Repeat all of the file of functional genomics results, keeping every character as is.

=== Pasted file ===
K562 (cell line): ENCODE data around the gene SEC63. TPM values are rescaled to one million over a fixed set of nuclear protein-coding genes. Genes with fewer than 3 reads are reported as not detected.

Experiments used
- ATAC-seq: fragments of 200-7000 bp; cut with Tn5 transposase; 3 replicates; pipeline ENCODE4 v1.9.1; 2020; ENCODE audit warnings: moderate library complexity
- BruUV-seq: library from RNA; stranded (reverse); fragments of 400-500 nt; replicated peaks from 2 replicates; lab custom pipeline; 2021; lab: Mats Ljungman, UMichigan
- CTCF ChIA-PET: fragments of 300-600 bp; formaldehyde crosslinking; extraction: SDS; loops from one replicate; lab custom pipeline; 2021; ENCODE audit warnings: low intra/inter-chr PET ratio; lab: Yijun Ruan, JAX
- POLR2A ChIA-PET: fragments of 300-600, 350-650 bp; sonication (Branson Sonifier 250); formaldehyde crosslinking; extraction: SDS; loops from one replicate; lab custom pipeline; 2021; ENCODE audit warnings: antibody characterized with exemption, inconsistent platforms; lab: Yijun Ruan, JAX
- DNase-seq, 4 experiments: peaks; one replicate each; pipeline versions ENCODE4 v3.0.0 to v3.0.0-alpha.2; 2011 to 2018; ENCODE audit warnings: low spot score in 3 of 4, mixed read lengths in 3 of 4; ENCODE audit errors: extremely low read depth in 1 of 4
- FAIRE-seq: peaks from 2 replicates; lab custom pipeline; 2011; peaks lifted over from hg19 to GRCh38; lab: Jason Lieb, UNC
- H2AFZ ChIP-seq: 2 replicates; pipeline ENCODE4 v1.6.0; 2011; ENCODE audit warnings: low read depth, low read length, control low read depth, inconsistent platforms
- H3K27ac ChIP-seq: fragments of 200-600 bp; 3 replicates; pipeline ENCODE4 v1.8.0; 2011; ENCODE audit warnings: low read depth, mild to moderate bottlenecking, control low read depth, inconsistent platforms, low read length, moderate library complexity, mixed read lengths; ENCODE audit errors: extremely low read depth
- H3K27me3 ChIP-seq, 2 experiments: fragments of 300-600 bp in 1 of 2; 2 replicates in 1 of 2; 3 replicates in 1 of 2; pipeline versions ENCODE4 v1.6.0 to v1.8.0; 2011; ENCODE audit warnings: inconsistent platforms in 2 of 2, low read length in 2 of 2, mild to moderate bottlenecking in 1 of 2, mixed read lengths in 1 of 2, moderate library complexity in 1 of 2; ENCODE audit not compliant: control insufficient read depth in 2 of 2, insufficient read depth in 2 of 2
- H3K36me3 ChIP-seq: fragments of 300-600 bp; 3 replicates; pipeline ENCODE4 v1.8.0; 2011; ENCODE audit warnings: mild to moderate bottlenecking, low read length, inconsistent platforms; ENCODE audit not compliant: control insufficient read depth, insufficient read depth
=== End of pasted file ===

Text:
K562 (cell line): ENCODE data around the gene SEC63. TPM values are rescaled to one million over a fixed set of nuclear protein-coding genes. Genes with fewer than 3 reads are reported as not detected.

Experiments used
- ATAC-seq: fragments of 200-7000 bp; cut with Tn5 transposase; 3 replicates; pipeline ENCODE4 v1.9.1; 2020; ENCODE audit warnings: moderate library complexity
- BruUV-seq: library from RNA; stranded (reverse); fragments of 400-500 nt; replicated peaks from 2 replicates; lab custom pipeline; 2021; lab: Mats Ljungman, UMichigan
- CTCF ChIA-PET: fragments of 300-600 bp; formaldehyde crosslinking; extraction: SDS; loops from one replicate; lab custom pipeline; 2021; ENCODE audit warnings: low intra/inter-chr PET ratio; lab: Yijun Ruan, JAX
- POLR2A ChIA-PET: fragments of 300-600, 350-650 bp; sonication (Branson Sonifier 250); formaldehyde crosslinking; extraction: SDS; loops from one replicate; lab custom pipeline; 2021; ENCODE audit warnings: antibody characterized with exemption, inconsistent platforms; lab: Yijun Ruan, JAX
- DNase-seq, 4 experiments: peaks; one replicate each; pipeline versions ENCODE4 v3.0.0 to v3.0.0-alpha.2; 2011 to 2018; ENCODE audit warnings: low spot score in 3 of 4, mixed read lengths in 3 of 4; ENCODE audit errors: extremely low read depth in 1 of 4
- FAIRE-seq: peaks from 2 replicates; lab custom pipeline; 2011; peaks lifted over from hg19 to GRCh38; lab: Jason Lieb, UNC
- H2AFZ ChIP-seq: 2 replicates; pipeline ENCODE4 v1.6.0; 2011; ENCODE audit warnings: low read depth, low read length, control low read depth, inconsistent platforms
- H3K27ac ChIP-seq: fragments of 200-600 bp; 3 replicates; pipeline ENCODE4 v1.8.0; 2011; ENCODE audit warnings: low read depth, mild to moderate bottlenecking, control low read depth, inconsistent platforms, low read length, moderate library complexity, mixed read lengths; ENCODE audit errors: extremely low read depth
- H3K27me3 ChIP-seq, 2 experiments: fragments of 300-600 bp in 1 of 2; 2 replicates in 1 of 2; 3 replicates in 1 of 2; pipeline versions ENCODE4 v1.6.0 to v1.8.0; 2011; ENCODE audit warnings: inconsistent platforms in 2 of 2, low read length in 2 of 2, mild to moderate bottlenecking in 1 of 2, mixed read lengths in 1 of 2, moderate library complexity in 1 of 2; ENCODE audit not compliant: control insufficient read depth in 2 of 2, insufficient read depth in 2 of 2
- H3K36me3 ChIP-seq: fragments of 300-600 bp; 3 replicates; pipeline ENCODE4 v1.8.0; 2011; ENCODE audit warnings: mild to moderate bottlenecking, low read length, inconsistent platforms; ENCODE audit not compliant: control insufficient read depth, insufficient read depth